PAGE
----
Hugh de Winstanley contributed to the poll tax in 1381; Exch. Lay Subs. bdle. 130, no. 24. In 1388 he had licence for an oratory for two years; Lich. Epis. Reg. Scrope, vi, fol. 124. Henry de Winstanley and Malin his wife made a grant of land in Houghton in Winwick in 1400–1; Towneley MS. GG, no. 1007.
At the end of 1433 James de Winstanley the elder granted to trustees all his lands, &c., in Wigan, Winstanley, Pemberton, and Billinge; these in the following year were regranted to him with remainder to his son James and Agnes his wife; ibid. no. 2857, 2224. In 1490–1 Gilbert Langton (of Lowe in Hindley), as trustee enfeoffed Gilbert Langtree, James Molyneux, rector of Sefton, and Robert Langton, son of the grantor, of his manor of Winstanley and all his lands in Winstanley, Wigan, Orrell, and Billinge, then occupied by Agnes mother of Edmund Winstanley, and by Randle and Robert Winstanley. After Edmund's death the manor and lands were to descend to James the son and heir of Edmund, with remainder to James's brother Humphrey; ibid. no. 2537. Edmund Winstanley was tenant of the Cockersand lands in 1501; Rentale de Cockersand (Chet. Soc.), 5. Richard Crosse of Liverpool in 1493 agreed to marry Elizabeth daughter of Edmund Winstanley; Towneley MS. GG. no. 2250; Visit. of 1567 (Chet. Soc.), 107.
Humphrey Winstanley was recorded among the gentry of the hundred in 1512. A marriage agreement between him and Evan Haydock in 1505 is in Towneley MS. GG. no. 1534. For the child marriage of Humphrey Winstanley and Alice sister of James Worsley, see F. J. Furnivall's Child Marriages (Early Engl. Text Soc.), 2.
7 Pal. of Lanc. Feet of F. bdle. 59, m. 348. The remainder of the holding included forty messuages, five watermills, two dovecotes, 300 acres of land, 100 acres of meadow, common of pasture for all cattle, and various houses and lands.
Edmund Winstanley is mentioned in the Visit. of 1567, pp. 24, 107. He was steward of the rector of Wigan in 1575; Wigan Ch. 145. There is a deed of his in Towneley MS. GG, no. 2635.
8 A pedigree was recorded in 1664 (Dugdale, Visit. [Chet. Soc.], 26), and there are later pedigrees in Gregson's Fragments (ed. Harland), 232; Burke, Commoners, iv, 213; Baines, Lancs. (ed. Croston), iv, 306.
In 1588 William Bankes purchased a house and lands in Wigan and Ince from Miles Gerard and Grace his wife; Pal. of Lanc. Feet of F. bdle. 50, m. 171. Five years later James Bankes made a purchase in Aspull and Wigan, and in 1597 he and Susan his wife made a sale or mortgage, Francis Sherington being the plaintiff in the fine; ibid. bdles. 55, m. 127; 58, m. 220.
9 Lancs. Inq. p.m. (Rec. Soc. Lancs. and Ches.), ii, 97–9.
10 Pink and Beaven, Lancs. Parl. Representation, 191. He was then 91 years of age. William Bankes in 1631 paid £12 on refusing knighthood; Misc. (Rec. Soc. Lancs. and Ches.), i, 213.
11 Pink and Beaven, op. cit. 281.
12 Ibid. 229; he was a Whig. Some of his letters are printed in Hist. MSS. Com. Rep. xiv, App. iv, 128, &c.
13 Thomas's son Robert was sheriff in 1742; his grandson William (son of William) in 1784; P.R.O. List of Sheriffs, 74. William Bankes died in 1800, without issue, and the estates passed to his cousin, the Rev. Thomas Holme of Upholland, whose mother's monument in Upholland Church states that she died 2 June 1799, aged 93; Wigan Cb. 747. Thomas Holme was incumbent of Upholland from 1758 to 1767; ibid. 749. Several of the family have been benefactors to the poor.
14 Meyrick son of Thomas Holme took the surname of Bankes in 1804; he was sheriff in 1805; P.R.O. List, 74.
15 A view of the hall, about 1816, is given in Gregson, Fragments (ed. Harland), 231.
16 An undated fragment of a pedigree in Piccope's MS. Pedigrees (Chet. Lib.), ii, fol. 18, gives the succession: James—3s. Ottiwell—s. James, 'said to be an alms knight at Windsor.'
A Humphrey Winstanley about 1560 married Jane, a daughter of William Heaton, and had disputes with the Andertons and Heatons; Ducatus Lanc. (Rec. Com.), ii, 236; iii, 12, 13.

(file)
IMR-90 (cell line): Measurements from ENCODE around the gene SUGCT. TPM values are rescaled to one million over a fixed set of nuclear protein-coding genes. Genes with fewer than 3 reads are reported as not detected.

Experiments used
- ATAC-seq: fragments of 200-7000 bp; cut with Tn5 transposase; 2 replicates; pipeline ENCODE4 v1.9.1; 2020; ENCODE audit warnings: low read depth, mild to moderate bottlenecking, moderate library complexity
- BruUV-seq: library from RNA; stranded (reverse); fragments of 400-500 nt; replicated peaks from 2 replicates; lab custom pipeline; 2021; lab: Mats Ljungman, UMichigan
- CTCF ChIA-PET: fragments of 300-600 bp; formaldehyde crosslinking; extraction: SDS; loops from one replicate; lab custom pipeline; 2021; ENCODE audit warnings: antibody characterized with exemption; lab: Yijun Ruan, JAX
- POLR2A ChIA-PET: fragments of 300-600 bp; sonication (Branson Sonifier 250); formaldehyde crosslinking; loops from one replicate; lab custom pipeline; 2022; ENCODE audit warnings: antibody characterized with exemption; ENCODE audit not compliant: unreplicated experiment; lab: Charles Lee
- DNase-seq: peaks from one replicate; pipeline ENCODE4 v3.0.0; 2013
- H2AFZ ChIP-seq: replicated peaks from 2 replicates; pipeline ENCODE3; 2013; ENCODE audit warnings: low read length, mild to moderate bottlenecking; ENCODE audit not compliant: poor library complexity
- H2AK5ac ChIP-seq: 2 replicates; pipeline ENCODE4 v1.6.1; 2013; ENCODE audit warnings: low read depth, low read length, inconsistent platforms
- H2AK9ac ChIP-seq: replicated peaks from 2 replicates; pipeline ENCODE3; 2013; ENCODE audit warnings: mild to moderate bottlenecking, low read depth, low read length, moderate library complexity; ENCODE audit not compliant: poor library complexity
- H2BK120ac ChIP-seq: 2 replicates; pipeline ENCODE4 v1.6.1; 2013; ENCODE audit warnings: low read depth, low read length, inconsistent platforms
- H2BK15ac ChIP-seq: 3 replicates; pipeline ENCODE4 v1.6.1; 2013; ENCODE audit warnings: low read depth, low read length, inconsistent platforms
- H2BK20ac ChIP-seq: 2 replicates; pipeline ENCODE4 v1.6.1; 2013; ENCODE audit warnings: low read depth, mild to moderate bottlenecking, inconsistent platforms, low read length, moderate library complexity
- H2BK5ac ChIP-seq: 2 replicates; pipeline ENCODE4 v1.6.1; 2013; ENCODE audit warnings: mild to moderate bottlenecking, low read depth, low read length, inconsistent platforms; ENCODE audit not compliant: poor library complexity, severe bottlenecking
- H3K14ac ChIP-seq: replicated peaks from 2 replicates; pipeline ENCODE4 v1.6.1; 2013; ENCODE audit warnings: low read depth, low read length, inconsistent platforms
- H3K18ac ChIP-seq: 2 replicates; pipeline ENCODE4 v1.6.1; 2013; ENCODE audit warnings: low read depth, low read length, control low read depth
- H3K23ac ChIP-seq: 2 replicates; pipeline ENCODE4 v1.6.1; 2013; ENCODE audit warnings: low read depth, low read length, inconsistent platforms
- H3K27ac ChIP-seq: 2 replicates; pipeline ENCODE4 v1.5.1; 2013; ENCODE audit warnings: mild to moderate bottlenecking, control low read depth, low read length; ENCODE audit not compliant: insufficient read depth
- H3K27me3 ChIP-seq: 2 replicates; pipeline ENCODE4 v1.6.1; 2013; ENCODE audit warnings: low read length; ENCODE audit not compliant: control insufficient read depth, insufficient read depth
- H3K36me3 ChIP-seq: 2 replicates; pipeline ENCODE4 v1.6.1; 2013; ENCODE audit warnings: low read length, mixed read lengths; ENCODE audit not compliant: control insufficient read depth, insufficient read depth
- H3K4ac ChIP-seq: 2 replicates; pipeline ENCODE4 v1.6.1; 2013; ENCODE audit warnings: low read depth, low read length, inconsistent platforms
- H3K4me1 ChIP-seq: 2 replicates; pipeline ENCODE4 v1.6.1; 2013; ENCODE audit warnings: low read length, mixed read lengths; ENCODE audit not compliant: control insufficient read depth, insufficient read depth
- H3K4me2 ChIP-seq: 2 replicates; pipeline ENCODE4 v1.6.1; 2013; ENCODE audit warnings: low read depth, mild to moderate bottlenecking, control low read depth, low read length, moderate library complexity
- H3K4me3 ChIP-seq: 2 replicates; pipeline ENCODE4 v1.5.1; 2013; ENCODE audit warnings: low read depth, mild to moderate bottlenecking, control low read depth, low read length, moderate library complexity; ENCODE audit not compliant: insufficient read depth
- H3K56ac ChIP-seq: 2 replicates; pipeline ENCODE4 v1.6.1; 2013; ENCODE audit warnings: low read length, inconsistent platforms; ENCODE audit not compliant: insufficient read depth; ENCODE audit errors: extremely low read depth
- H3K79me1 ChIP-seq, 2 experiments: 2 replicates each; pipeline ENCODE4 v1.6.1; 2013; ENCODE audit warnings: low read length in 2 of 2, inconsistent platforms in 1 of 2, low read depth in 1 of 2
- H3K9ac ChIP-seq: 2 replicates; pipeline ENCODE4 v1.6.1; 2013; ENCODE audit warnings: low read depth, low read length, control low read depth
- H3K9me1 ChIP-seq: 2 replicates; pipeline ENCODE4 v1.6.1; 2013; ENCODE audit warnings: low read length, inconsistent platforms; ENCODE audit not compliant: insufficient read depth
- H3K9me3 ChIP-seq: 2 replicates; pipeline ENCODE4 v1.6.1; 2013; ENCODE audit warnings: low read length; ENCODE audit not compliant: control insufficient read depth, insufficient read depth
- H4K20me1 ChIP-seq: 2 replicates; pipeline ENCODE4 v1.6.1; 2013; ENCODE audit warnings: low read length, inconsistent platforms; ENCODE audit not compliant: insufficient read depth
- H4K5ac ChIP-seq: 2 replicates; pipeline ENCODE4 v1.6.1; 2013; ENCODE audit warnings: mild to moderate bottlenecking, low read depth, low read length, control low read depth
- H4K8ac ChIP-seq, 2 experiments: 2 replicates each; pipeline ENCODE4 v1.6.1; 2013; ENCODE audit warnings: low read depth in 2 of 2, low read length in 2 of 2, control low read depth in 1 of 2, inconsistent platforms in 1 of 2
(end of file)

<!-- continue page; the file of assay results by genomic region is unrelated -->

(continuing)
17 Pal. of Lanc. Feet of F. bdle. 90, no. 41; bdle. 91, no. 27; in the former James Sorocold was plaintiff, and in the latter Richard Blackburne was joined with him. James Winstanley and Margaret his wife were deforciants; the property is described as the manors of Winstanley and Billinge, with various lands, &c., in these townships and in Ashton.
William Blackburne in 1631 paid £10 on refusing knighthood; Misc. (Rec. Soc. Lancs. and Ches.), i, 213.
The Blackburnes, a Protestant family, near relations of those of Newton, Orford, and Hale, long continued in possession. They had an estate—Crow Lane—in the parish of Winwick, and a burial place there, for in the registers are records of the burials of Thomas Blackburne of Blackley Hurst, 9 Feb. 1664–5; John, 18 Dec. 1666, see Roger Lowe's Diary; William son of John (of Billinge), 14 July 1719; William, 21 Dec. 1724; Anne wife of John, 1 May 1745; and John, 2 Apr. 1766, aged 89; then Blackburne son of Mr. Gildart of Blackley Hurst, aged 2, 23 Dec. 1767; John Gildart of Billinge, 13 Feb. 1771–2; and Jane Creighton, of Blackley Hurst, aged 86, 20 Jan. 1795. Sophia daughter and sole heir of John Gildart of Blackley Hurst married Major Richard Jones, a son of the fourth Viscount Ranelagh; Gent. Mag. 1785, ii, 747. She died in 1803 without issue.
The following members of the family matriculated at Oxford, Brasenose College: William son of William Blackburne of Billinge, plebeian, 1626, aged 17 (afterwards vicar of Chartbury); Richard son of William, 1633, aged 21; Thomas son of William, of Blackley Hurst, 1639, aged 18 (B.D. 1661); John son of William, of Billinge, 1640, aged 18 (B.D. 1662); Foster's Alumni.
William son of Thomas Blackburne occurs in 1673 in the account of Newton in Makerfield.
William Blackburne, of Blackley Hurst, John his son and heir apparent, and William the son of John, are all mentioned in a lease enrolled in 1718; Piccope MSS. (Chet. Lib.), iii, fol. 200, from 2nd R. of George I at Preston.
A Roger Rigby of Blackley Hurst, brother of Edward Rigby of Burgh, was in 1590 reported as 'evil given in religion'; Lydiate Hall, 250.
18 Misc. (Rec. Soc. Lancs. and Ches.), i, 239, 242. Edward Winstanley and Humphrey Atherton had a dispute concerning lands in Winstanley in 1593; Ducatus Lanc. (Rec. Com.), iii, 291, 319. A settlement of lands in Billinge was made in 1596, Humphrey Atherton and Alice his wife, and Edmund, the son and heir, being deforciants; Pal. of Lanc. Feet of F. bdle. 59, m. 21.
Edmund Atherton of Winstanley died in 1613 holding land in Billinge of the Baron of Newton; Humphrey his son and heir was four years old; Lancs. Inq. p.m. (Rec. Soc. Lancs. and Ches.), i, 277.
From deeds in the possession of W. Farrer it appears that Romeshaw House was part of the Atherton estate.
19 Norris D. (B.M.).
20 Schedule in possession of W. Farrer. A William Blackburne of Blackley Hurst is also named.
21 Local Glean. Lancs. and Ches. i, 234, where lists referring to this and neighbouring townships are printed.
22 Engl. Cath. Nonjurors, 97, 125, 135, 151. Appleton's house was called The Riddings.